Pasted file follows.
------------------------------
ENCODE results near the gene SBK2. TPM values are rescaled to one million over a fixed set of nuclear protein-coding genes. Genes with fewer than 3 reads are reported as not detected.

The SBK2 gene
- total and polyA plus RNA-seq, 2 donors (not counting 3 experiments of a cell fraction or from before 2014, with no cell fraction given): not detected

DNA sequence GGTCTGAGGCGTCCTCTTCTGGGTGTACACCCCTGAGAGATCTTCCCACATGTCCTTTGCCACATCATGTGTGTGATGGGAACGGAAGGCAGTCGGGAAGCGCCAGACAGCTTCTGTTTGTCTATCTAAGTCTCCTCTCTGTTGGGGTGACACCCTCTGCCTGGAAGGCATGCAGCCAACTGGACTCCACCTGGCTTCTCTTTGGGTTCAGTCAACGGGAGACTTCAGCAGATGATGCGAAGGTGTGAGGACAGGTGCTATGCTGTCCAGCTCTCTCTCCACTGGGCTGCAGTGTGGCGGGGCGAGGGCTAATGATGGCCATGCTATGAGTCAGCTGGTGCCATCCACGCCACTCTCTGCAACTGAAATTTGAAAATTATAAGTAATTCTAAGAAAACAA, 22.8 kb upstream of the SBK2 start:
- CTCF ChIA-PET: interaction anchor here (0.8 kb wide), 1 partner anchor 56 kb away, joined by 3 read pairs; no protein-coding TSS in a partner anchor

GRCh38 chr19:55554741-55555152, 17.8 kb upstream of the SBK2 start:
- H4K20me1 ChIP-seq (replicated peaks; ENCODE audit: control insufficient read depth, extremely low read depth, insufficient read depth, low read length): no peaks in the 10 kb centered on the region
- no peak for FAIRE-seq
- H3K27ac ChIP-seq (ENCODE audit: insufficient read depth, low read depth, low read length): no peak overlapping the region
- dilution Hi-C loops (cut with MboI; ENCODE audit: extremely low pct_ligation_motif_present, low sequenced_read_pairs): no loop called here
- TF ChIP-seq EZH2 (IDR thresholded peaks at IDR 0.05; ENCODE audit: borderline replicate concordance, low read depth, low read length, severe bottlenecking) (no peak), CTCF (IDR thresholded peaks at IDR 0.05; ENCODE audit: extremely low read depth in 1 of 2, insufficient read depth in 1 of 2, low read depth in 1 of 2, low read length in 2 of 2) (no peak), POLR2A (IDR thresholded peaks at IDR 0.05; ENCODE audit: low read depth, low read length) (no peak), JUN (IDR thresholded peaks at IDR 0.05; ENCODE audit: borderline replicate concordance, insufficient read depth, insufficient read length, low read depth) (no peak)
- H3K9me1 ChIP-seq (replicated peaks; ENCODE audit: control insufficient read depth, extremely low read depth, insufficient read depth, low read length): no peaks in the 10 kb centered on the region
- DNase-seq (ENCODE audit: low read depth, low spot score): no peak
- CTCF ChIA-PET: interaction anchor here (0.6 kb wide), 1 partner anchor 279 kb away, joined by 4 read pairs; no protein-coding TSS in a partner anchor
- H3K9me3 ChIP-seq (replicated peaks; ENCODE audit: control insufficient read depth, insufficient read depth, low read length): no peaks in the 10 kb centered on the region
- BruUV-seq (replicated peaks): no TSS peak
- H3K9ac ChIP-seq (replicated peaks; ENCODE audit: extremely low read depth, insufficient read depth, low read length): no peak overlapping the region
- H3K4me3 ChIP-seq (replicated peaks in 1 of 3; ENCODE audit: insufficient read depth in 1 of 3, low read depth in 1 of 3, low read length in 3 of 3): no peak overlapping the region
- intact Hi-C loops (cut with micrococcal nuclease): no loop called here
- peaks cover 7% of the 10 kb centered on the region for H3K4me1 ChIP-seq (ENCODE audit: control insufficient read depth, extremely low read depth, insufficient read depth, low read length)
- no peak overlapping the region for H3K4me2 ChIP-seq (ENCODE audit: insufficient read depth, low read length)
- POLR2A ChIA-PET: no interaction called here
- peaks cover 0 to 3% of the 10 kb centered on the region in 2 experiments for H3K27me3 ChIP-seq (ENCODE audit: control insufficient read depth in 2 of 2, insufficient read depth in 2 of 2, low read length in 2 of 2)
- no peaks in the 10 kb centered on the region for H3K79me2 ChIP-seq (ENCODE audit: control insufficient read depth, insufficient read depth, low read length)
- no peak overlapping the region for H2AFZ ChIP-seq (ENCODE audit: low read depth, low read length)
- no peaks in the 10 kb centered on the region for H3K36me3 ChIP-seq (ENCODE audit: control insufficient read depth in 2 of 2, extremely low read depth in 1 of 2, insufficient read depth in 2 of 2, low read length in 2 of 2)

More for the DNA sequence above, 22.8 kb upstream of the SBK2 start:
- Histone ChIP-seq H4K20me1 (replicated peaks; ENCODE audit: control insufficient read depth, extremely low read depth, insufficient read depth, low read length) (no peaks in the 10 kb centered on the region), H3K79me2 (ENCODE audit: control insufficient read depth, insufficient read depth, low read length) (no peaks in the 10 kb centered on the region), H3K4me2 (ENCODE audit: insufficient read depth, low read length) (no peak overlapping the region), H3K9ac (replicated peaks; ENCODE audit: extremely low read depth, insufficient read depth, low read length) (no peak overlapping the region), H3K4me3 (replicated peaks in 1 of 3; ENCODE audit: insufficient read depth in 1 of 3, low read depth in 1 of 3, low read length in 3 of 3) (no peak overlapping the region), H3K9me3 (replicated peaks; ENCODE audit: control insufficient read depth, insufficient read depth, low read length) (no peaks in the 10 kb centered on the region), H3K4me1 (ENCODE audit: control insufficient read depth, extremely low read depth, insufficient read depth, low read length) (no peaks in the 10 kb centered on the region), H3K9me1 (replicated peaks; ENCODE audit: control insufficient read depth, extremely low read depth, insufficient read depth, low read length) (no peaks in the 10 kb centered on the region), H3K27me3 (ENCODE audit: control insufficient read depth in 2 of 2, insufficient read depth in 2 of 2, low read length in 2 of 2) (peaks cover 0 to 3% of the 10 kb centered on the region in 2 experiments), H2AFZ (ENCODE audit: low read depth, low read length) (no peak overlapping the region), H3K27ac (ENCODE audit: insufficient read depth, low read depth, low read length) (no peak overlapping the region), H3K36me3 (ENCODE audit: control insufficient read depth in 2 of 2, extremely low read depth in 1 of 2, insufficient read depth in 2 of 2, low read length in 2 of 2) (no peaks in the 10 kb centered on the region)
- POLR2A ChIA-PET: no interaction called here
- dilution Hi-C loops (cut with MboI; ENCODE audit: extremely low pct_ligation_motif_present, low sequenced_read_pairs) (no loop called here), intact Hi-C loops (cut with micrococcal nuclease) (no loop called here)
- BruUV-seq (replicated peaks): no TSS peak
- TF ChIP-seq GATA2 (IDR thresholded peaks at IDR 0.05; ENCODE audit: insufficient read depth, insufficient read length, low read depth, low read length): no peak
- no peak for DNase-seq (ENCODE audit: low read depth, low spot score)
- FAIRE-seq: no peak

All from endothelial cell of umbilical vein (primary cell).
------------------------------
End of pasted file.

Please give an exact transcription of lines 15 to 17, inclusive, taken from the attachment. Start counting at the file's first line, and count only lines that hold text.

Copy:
- H3K9me3 ChIP-seq (replicated peaks; ENCODE audit: control insufficient read depth, insufficient read depth, low read length): no peaks in the 10 kb centered on the region
- BruUV-seq (replicated peaks): no TSS peak
- H3K9ac ChIP-seq (replicated peaks; ENCODE audit: extremely low read depth, insufficient read depth, low read length): no peak overlapping the region